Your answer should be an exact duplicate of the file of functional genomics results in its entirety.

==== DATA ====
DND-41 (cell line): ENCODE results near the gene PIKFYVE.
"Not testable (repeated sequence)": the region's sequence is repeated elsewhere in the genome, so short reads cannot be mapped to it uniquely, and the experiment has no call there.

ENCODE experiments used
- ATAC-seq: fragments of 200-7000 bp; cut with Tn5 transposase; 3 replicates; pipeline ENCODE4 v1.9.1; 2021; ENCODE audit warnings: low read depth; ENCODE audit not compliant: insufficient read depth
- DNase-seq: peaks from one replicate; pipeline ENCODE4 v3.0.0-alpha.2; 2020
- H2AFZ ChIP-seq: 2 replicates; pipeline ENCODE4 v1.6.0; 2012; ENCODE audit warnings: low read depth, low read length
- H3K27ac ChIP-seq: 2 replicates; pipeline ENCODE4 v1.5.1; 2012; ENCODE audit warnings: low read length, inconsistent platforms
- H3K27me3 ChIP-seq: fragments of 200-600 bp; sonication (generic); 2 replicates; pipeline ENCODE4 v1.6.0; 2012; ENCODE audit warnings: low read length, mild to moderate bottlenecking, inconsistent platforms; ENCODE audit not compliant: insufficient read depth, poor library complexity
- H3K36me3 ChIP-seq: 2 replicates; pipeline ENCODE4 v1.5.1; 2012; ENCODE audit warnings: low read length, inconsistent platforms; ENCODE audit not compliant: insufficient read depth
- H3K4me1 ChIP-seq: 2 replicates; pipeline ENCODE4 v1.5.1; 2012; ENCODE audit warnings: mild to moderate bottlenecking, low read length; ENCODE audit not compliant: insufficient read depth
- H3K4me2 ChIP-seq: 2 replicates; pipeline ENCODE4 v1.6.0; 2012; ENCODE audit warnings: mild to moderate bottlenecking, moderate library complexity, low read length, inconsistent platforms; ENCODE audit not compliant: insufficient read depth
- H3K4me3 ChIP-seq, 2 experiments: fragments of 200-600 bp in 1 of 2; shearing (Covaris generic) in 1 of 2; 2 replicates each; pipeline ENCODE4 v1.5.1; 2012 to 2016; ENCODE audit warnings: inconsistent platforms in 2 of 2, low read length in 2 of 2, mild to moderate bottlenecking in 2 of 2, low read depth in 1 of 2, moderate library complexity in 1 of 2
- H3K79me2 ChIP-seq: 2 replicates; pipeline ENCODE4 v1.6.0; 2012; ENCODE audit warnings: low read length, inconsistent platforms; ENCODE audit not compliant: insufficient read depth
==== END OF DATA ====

DND-41 (cell line): ENCODE results near the gene PIKFYVE.
"Not testable (repeated sequence)": the region's sequence is repeated elsewhere in the genome, so short reads cannot be mapped to it uniquely, and the experiment has no call there.

ENCODE experiments used
- ATAC-seq: fragments of 200-7000 bp; cut with Tn5 transposase; 3 replicates; pipeline ENCODE4 v1.9.1; 2021; ENCODE audit warnings: low read depth; ENCODE audit not compliant: insufficient read depth
- DNase-seq: peaks from one replicate; pipeline ENCODE4 v3.0.0-alpha.2; 2020
- H2AFZ ChIP-seq: 2 replicates; pipeline ENCODE4 v1.6.0; 2012; ENCODE audit warnings: low read depth, low read length
- H3K27ac ChIP-seq: 2 replicates; pipeline ENCODE4 v1.5.1; 2012; ENCODE audit warnings: low read length, inconsistent platforms
- H3K27me3 ChIP-seq: fragments of 200-600 bp; sonication (generic); 2 replicates; pipeline ENCODE4 v1.6.0; 2012; ENCODE audit warnings: low read length, mild to moderate bottlenecking, inconsistent platforms; ENCODE audit not compliant: insufficient read depth, poor library complexity
- H3K36me3 ChIP-seq: 2 replicates; pipeline ENCODE4 v1.5.1; 2012; ENCODE audit warnings: low read length, inconsistent platforms; ENCODE audit not compliant: insufficient read depth
- H3K4me1 ChIP-seq: 2 replicates; pipeline ENCODE4 v1.5.1; 2012; ENCODE audit warnings: mild to moderate bottlenecking, low read length; ENCODE audit not compliant: insufficient read depth
- H3K4me2 ChIP-seq: 2 replicates; pipeline ENCODE4 v1.6.0; 2012; ENCODE audit warnings: mild to moderate bottlenecking, moderate library complexity, low read length, inconsistent platforms; ENCODE audit not compliant: insufficient read depth
- H3K4me3 ChIP-seq, 2 experiments: fragments of 200-600 bp in 1 of 2; shearing (Covaris generic) in 1 of 2; 2 replicates each; pipeline ENCODE4 v1.5.1; 2012 to 2016; ENCODE audit warnings: inconsistent platforms in 2 of 2, low read length in 2 of 2, mild to moderate bottlenecking in 2 of 2, low read depth in 1 of 2, moderate library complexity in 1 of 2
- H3K79me2 ChIP-seq: 2 replicates; pipeline ENCODE4 v1.6.0; 2012; ENCODE audit warnings: low read length, inconsistent platforms; ENCODE audit not compliant: insufficient read depth